Pianist John Donegan launches his latest album, Light Streams, at Jazz Café Posk on Friday, 1st December. The eighth album that the Cork-born, Hertfordshire-based Donegan has recorded under his own name, it has already enjoyed much positive feedback. The French radio station Couleurs Jazz named it one of October’s best releases and UK jazz blog Bebop Spoken Here rated it “as good as anything currently being recorded in Ireland, north or south of the border, either side of the Irish Sea, maybe even either side of the Atlantic – it’s that good!”.
An experienced musician who has played with both Art Blakey and Art Farmer, as well as with guitarists Barney Kessel, Louis Stewart and Frank Evans, Donegan worked in finance before taking early retirement in 2012. Since then, he has been very productive, with recordings including a solo album and albums with both his UK and Irish Sextets.. Interview by Rob Adams.
LondonJazz News: Light Streams is the second album by your Irish Sextet in a relatively short time; had you been stockpiling material before you started recording or has having time to concentrate on music since taking early retirement produced a flow of material?
John Donegan: The solo piano album, Jen’s Progress, recorded in 2016, reflected the fact I was now free to spend time composing and most of my writing has been carried out since that time. I was fortunate to be particularly productive during the Pandemic, though.
LJN: You’ve played with both Art Blakey and Art Farmer; how did these gigs happen?
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JD: For many years, I played at the Cork Jazz Festival, which was always a treat as it was my home city and gave me a chance to also catch up with family. I think it was in 1980 I was booked to play in a trio with Erica Howard on bass and Roland Rivron on drums. About mid-way through the first set I became aware of a change in the atmosphere in the room with a group of American musicians listening nearby. When we finished the tune we were playing I was approached by one of them asking if Mr Blakey could sit in! When I eventually found my voice, I said “of course,” and he sat in for two or three numbers. That was something else – a ‘tour de force’ that lifted everything to a new level.
Later, I lived in Bristol between 1989 and 1997 and I was often booked to provide a trio for visiting American musicians. On one such occasion we were booked to play with Art Farmer at the Four Bars Inn in Cardiff. Art Farmer’s tone was phenomenal and when he played flugel that was special. He was a very shy and modest man – another great memory.
LJN: What did you learn from these experiences?
JD: I definitely learned that I had a lot to learn! These musicians were huge artists in their own right but they had time to encourage us, in their own individual way.
LJN: You knew and worked with Louis Stewart; what kind of example to Irish musicians did Louis set and how strong is his influence today?
JD: I was lucky to have been friendly with Louis Stewart, not just musically but personally. I still regard him as a huge mentor and influence on me as well as on countless musicians both in Ireland and the UK. He played at the highest level internationally and demonstrated what could be achieved by hard work, practice and graft. He was talented and gifted and hugely respected by everyone who met and worked with him. His influence today is demonstrated by the many new fans he is gaining worldwide from the reissue of his works.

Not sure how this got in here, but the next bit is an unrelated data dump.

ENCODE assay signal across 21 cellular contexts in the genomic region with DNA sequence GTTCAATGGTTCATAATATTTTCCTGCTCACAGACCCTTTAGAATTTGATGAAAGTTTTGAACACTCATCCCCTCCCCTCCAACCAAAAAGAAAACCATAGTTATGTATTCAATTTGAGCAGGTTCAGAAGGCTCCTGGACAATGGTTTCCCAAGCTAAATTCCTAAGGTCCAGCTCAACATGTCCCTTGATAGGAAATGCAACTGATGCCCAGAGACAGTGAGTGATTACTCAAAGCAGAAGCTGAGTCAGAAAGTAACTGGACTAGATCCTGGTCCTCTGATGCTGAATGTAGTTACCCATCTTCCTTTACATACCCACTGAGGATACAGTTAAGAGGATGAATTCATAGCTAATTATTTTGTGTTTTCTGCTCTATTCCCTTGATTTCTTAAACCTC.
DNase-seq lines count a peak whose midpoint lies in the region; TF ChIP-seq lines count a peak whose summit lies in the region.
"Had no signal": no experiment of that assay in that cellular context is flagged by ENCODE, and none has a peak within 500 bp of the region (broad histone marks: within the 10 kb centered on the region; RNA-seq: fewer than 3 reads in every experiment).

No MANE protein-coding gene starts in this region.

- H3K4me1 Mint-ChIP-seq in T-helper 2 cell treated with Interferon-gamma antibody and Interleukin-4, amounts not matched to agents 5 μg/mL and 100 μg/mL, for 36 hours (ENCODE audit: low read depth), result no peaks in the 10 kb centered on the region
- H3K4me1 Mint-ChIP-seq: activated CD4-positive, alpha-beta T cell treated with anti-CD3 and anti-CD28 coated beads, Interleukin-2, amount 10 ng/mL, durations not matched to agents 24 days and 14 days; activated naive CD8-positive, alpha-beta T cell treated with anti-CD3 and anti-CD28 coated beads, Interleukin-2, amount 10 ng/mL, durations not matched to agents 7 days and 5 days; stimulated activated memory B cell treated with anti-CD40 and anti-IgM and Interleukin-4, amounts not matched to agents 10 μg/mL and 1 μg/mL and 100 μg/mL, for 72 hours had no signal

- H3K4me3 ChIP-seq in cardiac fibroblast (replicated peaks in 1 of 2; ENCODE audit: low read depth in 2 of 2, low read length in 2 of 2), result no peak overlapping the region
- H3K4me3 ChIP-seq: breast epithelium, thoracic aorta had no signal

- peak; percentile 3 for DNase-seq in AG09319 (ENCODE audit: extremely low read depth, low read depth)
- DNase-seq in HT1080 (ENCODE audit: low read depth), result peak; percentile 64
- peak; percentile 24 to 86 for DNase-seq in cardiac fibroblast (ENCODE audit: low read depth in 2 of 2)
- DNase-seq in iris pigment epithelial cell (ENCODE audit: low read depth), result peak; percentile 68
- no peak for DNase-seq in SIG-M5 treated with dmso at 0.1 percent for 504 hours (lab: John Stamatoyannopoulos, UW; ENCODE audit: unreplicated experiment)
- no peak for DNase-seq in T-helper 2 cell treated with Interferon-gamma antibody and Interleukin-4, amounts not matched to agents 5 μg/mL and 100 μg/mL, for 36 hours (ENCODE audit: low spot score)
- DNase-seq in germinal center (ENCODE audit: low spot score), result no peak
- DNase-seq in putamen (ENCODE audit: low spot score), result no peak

LJN: There’s a certain Jazz Messengers quality about both of your sextets’ music (Light Streams features Donegan’s Irish sextet but his UK sextet plays the album launch) and yet, there’s also a sense of the Irish tradition in your writing; were you around Irish traditional music much growing up?
JD: I think the Jazz Messengers feel comes from the choice of instrumentation which has always been a favourite of mine. I was trained classically and had some influence of Irish Traditional music growing up, but I developed the interest and appreciation later in life. That said, I was hugely impressed by Seán Ó Riada, who was hugely influential in popularising Irish Traditional Music. Interestingly enough, he was a jazz pianist before he immersed himself in Irish and classical music.
LJN: The band at Café Posk will be your UK sextet; how long has it been in existence and what qualities do you admire particularly in the musicians involved
JD: Steve and Matt Fishwick, who I’ve known and worked with for almost thirty years, are usually on trumpet and drums, although Martin Shaw will be replacing Steve this time. Riley Stone-Lonergan (tenor and soprano saxes) and Jamie O’Donnell (alto sax) complete the frontline and Paul Jefferies, on bass, will be replaced by Alec Dankworth for Jazz Café Posk. These musicians are at the top of their profession and are some of the best in the UK. They all bring something special to the music.
LJN: What feelings would you like the audience to take away from this gig and your gigs in general?
JD: The most important thing for any composer or band leader is to ensure the programme is, firstly, enjoyable to play and to listen to. I’d like to reach everyone with my music and hope that some would be moved or touched by it enough to want to hear it all again!
LJN: What’s next after the album launch?
JD: I plan to go to Ireland again next year and record the third Irish Sextet album. All the material is written and arranged and I’m looking forward to that. I also have three suites written and partly recorded. One is best described as contemporary music influenced by my Irish and jazz roots. One is written for vibes, piano, bass and drums, and another is written for guitar, piano, bass and drums. So, there’s lots to keep me busy.